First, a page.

:lol: :lol: :lol: :lol:

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Re: Road Rage Topic Another View

Postby wombatK » Fri Nov 28, 2008 9:38 pm

Kev365428 wrote:Where did the OP state that the motorists were using the bad behavior of the cyclists to justify reckless behavior by motorists?

He asked a hypothetical question that opened the imputation that cyclists bring it on themselves. The OP did not state that motorists were using the cyclists bad behavior to justify reckless behavior - but if he wasn't implying that, why ask the question ?
Kev365428 wrote:
wombatK wrote:Shaking your head at an errant cyclist is a fair enough reaction, but getting p*ed off at them is dangerously close to allowing your emotions to take control of you.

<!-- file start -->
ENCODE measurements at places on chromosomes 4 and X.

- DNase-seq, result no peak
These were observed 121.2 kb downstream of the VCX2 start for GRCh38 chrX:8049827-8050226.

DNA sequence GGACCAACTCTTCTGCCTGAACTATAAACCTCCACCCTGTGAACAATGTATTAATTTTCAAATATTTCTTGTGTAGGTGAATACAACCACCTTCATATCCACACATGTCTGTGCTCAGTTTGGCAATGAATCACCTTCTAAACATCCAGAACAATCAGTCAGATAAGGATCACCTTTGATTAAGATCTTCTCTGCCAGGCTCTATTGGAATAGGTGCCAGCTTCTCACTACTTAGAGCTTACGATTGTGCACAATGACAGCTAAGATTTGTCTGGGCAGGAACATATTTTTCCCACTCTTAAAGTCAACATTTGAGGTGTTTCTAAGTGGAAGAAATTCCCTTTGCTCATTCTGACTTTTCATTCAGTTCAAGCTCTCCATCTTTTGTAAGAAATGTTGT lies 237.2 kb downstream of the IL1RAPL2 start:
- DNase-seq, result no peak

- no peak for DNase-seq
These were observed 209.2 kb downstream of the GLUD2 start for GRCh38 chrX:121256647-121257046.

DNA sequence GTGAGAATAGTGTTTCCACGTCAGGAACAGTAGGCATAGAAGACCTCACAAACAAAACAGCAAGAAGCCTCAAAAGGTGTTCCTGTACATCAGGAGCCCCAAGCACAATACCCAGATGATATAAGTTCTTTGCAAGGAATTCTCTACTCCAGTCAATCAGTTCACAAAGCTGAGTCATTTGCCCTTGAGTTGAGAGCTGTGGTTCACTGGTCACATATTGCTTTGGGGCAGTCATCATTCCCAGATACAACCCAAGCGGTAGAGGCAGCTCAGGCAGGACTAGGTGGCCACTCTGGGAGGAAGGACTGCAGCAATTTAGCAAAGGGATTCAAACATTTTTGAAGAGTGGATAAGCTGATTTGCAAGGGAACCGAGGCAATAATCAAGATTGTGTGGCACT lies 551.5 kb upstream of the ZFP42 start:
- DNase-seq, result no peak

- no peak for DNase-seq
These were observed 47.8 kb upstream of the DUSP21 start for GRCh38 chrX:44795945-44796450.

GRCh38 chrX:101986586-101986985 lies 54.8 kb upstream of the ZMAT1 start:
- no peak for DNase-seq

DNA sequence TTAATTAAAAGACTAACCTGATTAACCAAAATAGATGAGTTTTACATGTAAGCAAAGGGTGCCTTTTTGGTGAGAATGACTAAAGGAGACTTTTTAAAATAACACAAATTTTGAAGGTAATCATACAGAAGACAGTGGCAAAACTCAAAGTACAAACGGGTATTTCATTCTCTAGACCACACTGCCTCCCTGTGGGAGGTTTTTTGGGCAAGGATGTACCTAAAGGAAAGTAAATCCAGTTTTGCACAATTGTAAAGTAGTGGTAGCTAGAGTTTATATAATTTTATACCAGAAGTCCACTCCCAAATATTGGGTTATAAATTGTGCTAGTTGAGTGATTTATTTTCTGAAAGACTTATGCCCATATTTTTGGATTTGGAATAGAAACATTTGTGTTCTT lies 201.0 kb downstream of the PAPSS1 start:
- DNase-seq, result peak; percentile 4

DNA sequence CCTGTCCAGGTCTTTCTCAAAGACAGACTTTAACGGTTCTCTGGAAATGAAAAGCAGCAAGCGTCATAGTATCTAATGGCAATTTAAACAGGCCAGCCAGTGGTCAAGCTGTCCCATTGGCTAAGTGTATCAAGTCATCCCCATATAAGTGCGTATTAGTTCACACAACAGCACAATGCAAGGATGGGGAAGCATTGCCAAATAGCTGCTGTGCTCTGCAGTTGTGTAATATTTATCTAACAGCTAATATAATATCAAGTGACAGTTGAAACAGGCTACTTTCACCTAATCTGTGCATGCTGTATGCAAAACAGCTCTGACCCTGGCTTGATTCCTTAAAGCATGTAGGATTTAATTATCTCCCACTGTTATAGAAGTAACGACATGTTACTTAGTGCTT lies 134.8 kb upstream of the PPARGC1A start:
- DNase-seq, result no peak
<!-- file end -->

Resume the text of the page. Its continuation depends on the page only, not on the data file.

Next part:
How so? I've shaken my head in disbelief on more occasions than I care to remember, but I'm yet to go postal because of it.

I do not disagree or frown upon shaking your head at stupid behavior (and do so lots myself). It's the next step up of getting angry about it that I have an issue with.
Kev365428 wrote:Who said they lost control of their emotions?
It was a question, not a statement.
Kev365428 wrote:
wombatK wrote:Stand at any traffic light without red-light camera, and you will find hundreds of motorists illegally running amber and red lights ...
Well, as a motorist, motorcyclist, and a bicyclist, I can honestly say that whoever runs a red light and places others in danger because of their actions p!ss me off.

So what does it achieve getting p!ssed off ? It doesn't change the other persons behavior (they can't even tell your p!ssed off), and it mentally distracts your attention from more important things.